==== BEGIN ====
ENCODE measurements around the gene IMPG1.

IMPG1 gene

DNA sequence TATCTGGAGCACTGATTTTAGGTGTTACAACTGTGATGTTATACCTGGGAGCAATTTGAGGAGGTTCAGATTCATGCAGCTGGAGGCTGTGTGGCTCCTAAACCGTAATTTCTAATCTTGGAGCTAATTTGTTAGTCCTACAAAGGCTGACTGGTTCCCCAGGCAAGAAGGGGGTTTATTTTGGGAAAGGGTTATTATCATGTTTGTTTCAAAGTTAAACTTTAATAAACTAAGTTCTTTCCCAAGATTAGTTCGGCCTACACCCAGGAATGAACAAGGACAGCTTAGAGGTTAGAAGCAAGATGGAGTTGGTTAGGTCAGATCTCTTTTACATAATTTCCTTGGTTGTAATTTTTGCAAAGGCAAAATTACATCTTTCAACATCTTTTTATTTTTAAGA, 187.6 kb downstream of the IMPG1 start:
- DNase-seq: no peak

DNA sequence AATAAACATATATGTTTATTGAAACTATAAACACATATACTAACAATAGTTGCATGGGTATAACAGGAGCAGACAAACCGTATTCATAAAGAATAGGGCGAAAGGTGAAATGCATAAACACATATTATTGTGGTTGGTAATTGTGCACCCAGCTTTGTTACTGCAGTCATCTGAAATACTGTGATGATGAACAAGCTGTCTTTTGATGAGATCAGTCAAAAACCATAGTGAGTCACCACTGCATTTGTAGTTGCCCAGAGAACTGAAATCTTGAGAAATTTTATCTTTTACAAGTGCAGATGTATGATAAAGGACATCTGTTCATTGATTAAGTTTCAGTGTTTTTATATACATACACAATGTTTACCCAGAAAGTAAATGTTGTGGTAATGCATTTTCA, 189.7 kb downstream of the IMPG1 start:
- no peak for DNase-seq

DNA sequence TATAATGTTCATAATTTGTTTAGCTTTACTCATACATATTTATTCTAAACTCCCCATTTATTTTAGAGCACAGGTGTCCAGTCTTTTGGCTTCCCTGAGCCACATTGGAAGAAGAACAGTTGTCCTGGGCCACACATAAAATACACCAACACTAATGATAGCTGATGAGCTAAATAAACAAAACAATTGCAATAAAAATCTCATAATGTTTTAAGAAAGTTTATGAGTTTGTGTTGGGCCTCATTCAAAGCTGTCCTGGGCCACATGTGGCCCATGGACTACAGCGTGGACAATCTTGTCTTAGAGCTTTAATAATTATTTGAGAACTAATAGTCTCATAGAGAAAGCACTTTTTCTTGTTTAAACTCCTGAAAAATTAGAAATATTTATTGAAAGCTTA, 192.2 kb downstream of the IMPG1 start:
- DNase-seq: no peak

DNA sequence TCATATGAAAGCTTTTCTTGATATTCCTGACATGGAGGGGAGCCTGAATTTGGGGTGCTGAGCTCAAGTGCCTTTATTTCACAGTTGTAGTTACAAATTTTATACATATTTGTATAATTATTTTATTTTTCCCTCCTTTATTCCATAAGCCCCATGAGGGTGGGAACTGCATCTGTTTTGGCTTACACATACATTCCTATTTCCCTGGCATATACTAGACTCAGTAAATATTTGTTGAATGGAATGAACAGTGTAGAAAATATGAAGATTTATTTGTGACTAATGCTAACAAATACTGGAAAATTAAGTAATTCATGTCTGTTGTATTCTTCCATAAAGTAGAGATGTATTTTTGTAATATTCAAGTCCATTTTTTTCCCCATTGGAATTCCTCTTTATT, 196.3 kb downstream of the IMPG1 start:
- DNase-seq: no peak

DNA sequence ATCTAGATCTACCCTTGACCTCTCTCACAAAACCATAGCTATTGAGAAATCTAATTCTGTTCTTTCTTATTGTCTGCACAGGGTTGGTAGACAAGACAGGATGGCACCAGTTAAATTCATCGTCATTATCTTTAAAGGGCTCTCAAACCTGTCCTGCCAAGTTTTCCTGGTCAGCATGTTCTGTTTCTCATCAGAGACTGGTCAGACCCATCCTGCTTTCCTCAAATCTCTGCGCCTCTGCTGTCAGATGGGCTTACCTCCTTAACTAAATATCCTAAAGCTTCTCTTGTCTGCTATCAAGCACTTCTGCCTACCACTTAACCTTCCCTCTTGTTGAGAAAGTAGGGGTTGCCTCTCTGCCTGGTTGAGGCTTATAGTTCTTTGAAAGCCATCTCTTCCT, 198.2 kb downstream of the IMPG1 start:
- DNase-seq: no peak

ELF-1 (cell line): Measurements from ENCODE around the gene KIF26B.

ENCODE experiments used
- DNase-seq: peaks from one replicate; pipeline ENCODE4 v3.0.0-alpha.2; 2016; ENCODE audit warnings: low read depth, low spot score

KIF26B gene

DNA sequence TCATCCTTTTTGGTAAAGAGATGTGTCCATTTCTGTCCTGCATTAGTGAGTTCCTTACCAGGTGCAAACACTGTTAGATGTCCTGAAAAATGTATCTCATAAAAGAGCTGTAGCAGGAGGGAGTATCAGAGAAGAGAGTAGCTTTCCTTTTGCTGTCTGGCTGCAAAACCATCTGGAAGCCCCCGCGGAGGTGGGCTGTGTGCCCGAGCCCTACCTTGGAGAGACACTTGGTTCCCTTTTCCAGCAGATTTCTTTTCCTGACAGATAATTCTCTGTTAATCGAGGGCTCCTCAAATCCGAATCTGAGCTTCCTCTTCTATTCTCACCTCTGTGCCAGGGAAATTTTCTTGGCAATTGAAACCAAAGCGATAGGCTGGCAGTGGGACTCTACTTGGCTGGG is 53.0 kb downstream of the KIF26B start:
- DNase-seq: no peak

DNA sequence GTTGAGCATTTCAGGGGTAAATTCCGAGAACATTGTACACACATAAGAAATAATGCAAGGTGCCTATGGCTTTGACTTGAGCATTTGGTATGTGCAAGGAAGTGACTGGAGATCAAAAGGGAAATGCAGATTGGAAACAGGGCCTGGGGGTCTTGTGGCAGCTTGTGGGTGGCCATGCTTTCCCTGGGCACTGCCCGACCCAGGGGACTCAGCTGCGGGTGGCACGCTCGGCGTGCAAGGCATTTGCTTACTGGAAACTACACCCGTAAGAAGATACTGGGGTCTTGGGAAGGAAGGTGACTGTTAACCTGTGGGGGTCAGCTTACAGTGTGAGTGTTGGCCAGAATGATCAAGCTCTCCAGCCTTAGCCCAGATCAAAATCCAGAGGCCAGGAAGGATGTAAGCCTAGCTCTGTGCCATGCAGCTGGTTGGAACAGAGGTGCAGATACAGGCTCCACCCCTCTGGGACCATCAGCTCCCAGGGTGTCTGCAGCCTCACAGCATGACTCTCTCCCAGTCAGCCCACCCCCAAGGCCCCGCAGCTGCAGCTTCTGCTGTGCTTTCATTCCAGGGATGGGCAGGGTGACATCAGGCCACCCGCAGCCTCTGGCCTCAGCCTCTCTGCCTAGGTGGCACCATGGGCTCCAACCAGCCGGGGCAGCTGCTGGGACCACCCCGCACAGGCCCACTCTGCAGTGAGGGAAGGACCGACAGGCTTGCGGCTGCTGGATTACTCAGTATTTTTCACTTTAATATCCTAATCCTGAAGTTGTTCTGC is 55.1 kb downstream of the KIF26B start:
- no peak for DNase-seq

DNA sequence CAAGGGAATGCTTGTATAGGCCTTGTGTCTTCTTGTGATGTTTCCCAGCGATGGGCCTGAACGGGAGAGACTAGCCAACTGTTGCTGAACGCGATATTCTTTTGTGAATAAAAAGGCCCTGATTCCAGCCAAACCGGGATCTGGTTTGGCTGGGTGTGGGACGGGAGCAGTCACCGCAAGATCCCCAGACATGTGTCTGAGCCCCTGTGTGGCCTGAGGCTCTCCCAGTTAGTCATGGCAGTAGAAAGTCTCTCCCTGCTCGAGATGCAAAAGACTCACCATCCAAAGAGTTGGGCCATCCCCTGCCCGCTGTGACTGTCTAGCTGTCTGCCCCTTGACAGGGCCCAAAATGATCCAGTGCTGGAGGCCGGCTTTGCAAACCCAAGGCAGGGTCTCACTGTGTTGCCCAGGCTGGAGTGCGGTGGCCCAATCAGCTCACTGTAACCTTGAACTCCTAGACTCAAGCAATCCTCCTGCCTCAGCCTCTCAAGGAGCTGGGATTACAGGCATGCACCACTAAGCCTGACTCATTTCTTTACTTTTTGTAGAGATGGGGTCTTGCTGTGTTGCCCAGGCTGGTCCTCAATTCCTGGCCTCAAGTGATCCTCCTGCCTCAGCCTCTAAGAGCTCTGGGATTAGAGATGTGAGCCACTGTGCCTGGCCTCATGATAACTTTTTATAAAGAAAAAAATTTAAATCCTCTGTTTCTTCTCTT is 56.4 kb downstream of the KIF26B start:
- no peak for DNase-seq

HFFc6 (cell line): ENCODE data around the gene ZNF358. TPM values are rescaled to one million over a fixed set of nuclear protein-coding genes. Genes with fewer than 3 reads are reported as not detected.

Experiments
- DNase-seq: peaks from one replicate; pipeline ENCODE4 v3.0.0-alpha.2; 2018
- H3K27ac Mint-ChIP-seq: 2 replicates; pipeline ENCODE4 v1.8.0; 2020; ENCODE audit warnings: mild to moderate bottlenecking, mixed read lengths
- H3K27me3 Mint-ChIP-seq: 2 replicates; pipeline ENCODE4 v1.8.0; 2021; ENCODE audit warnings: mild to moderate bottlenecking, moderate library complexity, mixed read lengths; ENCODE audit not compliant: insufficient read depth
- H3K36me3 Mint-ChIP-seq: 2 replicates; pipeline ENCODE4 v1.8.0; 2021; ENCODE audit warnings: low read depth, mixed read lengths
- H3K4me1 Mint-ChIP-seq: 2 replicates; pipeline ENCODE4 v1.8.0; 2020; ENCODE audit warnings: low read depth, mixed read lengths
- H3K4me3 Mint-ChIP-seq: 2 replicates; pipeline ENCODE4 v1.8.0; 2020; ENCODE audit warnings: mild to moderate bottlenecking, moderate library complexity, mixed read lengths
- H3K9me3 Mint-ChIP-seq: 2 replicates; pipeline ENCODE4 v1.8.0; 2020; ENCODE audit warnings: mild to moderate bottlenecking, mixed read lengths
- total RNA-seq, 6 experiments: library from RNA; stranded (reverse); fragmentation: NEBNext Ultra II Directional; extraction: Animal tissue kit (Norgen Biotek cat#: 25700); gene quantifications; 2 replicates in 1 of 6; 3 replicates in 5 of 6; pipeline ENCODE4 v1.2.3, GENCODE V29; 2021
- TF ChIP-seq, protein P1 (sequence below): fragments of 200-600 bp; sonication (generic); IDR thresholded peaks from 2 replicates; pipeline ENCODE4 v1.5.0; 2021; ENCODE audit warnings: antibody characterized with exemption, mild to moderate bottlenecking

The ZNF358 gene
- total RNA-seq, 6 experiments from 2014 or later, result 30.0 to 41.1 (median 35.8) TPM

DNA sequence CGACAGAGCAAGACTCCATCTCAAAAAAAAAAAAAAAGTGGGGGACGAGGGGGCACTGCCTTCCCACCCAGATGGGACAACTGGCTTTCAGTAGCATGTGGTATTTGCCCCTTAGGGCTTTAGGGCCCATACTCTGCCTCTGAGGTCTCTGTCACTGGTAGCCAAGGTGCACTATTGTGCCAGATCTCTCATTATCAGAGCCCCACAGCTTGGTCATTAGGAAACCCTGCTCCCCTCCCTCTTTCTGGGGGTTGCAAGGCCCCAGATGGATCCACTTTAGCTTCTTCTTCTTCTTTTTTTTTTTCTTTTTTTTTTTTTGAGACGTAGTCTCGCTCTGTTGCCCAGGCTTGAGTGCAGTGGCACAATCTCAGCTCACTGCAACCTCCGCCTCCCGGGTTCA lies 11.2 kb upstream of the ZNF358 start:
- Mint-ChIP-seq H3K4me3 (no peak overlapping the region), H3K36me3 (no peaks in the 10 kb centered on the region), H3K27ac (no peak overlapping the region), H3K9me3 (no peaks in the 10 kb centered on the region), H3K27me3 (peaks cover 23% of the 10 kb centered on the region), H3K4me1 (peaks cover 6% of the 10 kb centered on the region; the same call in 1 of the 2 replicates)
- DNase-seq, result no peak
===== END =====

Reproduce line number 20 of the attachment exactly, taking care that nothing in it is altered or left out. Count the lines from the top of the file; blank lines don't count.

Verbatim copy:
- no peak for DNase-seq